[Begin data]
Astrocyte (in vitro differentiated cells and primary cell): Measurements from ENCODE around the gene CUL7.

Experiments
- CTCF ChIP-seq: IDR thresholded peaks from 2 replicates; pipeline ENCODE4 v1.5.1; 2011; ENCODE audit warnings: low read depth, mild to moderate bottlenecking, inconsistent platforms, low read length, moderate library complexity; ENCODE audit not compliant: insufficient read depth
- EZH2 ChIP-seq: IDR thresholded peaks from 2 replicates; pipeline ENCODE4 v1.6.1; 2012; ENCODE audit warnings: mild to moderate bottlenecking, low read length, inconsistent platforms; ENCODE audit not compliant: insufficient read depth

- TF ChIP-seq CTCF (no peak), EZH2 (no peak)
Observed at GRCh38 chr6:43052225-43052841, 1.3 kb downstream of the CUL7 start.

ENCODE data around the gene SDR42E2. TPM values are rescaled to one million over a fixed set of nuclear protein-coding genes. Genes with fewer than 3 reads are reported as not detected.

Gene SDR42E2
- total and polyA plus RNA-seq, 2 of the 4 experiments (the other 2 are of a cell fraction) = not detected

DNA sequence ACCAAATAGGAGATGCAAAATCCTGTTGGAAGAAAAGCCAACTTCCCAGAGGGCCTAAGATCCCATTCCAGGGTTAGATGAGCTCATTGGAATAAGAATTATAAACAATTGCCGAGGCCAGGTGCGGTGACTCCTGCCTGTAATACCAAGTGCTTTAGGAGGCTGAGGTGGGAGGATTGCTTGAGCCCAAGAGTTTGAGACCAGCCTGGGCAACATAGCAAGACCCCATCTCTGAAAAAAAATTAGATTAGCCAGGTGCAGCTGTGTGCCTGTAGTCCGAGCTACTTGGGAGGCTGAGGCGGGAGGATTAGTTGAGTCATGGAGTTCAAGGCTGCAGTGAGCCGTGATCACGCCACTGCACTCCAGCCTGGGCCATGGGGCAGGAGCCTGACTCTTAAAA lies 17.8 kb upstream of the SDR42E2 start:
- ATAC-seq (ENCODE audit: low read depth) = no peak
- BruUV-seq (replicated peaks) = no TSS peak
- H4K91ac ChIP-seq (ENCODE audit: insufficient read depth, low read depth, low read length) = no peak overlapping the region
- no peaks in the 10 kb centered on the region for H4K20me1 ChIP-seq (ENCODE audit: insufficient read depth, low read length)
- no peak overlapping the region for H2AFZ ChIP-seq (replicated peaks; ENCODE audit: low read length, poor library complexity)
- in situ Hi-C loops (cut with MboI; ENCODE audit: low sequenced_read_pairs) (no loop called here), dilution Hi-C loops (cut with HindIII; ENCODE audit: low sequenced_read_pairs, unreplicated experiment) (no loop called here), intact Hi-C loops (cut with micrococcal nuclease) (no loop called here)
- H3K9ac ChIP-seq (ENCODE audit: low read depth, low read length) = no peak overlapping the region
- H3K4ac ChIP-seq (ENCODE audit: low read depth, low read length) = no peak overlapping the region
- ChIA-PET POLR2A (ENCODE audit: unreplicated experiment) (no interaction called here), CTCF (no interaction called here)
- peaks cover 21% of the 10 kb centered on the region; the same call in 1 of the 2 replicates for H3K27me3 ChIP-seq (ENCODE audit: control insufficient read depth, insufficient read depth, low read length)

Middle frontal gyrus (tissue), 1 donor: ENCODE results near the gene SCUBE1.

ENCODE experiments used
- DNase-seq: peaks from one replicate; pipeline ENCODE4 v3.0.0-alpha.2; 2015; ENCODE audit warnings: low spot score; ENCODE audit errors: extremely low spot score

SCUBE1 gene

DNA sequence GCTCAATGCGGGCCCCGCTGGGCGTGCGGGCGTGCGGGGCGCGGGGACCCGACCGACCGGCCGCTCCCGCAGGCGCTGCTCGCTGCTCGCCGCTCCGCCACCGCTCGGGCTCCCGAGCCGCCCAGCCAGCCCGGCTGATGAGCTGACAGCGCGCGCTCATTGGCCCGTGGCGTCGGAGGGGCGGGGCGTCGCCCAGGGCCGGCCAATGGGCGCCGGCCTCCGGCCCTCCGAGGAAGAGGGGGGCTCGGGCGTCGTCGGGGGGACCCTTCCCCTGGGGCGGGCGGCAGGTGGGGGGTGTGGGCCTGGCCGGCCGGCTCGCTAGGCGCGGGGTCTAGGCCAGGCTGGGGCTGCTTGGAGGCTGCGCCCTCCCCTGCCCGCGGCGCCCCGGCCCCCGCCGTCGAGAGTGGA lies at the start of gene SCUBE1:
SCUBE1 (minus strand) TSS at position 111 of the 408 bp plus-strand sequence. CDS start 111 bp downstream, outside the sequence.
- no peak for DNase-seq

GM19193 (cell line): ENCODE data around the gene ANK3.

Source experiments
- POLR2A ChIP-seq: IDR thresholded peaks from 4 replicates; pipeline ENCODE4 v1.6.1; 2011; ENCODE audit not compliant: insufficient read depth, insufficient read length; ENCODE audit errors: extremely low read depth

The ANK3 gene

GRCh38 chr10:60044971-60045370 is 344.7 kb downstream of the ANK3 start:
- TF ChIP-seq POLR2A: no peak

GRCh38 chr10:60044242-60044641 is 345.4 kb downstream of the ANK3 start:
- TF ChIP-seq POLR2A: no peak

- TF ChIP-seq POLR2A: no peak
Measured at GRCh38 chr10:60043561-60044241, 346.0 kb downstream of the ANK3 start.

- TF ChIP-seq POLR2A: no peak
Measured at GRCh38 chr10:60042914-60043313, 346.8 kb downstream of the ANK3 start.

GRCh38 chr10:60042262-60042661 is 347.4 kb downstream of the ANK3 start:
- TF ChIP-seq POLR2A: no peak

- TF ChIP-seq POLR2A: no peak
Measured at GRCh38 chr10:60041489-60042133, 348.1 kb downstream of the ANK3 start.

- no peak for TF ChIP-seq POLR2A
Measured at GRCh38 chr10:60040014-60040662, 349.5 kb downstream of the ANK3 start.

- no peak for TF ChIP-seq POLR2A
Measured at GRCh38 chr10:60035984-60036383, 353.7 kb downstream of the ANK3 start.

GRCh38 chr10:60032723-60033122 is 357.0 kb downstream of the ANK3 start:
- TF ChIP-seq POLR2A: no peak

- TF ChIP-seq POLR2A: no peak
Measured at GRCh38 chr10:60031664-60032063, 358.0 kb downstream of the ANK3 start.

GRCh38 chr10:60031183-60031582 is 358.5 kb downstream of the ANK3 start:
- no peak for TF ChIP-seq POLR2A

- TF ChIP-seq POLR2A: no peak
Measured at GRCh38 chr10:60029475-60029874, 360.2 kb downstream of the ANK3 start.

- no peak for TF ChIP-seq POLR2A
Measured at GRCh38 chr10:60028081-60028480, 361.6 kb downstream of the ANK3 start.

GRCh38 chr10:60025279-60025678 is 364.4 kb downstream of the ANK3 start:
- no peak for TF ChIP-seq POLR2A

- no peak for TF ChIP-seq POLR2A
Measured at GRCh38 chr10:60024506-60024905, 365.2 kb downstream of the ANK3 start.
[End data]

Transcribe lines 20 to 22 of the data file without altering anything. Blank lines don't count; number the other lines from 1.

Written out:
- peaks cover 21% of the 10 kb centered on the region; the same call in 1 of the 2 replicates for H3K27me3 ChIP-seq (ENCODE audit: control insufficient read depth, insufficient read depth, low read length)

Middle frontal gyrus (tissue), 1 donor: ENCODE results near the gene SCUBE1.

ENCODE experiments used